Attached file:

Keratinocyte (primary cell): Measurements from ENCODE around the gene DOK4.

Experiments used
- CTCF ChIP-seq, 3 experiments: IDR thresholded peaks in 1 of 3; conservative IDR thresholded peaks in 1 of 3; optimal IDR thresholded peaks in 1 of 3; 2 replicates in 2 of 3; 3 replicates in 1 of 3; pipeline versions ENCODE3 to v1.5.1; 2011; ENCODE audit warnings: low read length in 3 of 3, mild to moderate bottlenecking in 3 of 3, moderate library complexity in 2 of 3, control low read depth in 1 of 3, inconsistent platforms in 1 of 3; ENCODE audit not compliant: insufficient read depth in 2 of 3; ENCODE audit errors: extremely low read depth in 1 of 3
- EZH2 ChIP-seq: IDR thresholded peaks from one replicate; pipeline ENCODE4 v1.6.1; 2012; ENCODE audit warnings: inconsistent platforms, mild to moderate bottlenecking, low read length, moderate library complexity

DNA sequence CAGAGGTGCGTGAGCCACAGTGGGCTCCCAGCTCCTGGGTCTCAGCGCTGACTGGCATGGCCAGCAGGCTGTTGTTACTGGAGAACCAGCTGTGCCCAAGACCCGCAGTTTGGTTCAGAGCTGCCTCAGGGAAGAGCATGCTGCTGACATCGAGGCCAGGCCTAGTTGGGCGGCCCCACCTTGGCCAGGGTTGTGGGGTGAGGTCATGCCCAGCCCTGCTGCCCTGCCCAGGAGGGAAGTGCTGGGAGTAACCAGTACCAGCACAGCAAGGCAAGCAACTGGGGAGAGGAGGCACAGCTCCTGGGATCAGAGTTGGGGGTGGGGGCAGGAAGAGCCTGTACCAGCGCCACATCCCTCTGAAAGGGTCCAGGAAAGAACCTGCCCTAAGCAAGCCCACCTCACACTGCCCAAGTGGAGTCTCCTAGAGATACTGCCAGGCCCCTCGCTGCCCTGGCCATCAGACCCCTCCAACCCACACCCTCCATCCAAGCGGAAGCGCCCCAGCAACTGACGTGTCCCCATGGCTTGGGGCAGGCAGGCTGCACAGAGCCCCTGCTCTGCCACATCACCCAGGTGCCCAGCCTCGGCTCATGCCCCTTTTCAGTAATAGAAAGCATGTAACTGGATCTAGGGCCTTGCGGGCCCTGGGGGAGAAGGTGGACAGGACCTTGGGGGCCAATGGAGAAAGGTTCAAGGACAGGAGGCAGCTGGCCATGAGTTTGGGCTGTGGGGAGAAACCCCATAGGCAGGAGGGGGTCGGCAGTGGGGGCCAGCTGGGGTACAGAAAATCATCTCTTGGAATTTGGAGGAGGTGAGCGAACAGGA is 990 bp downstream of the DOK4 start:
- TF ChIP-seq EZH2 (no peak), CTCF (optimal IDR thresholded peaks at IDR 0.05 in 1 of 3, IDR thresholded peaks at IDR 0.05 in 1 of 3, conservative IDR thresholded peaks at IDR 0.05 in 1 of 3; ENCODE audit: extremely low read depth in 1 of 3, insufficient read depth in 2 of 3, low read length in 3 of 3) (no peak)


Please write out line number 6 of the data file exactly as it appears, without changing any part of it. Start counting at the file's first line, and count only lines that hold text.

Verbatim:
- TF ChIP-seq EZH2 (no peak), CTCF (optimal IDR thresholded peaks at IDR 0.05 in 1 of 3, IDR thresholded peaks at IDR 0.05 in 1 of 3, conservative IDR thresholded peaks at IDR 0.05 in 1 of 3; ENCODE audit: extremely low read depth in 1 of 3, insufficient read depth in 2 of 3, low read length in 3 of 3) (no peak)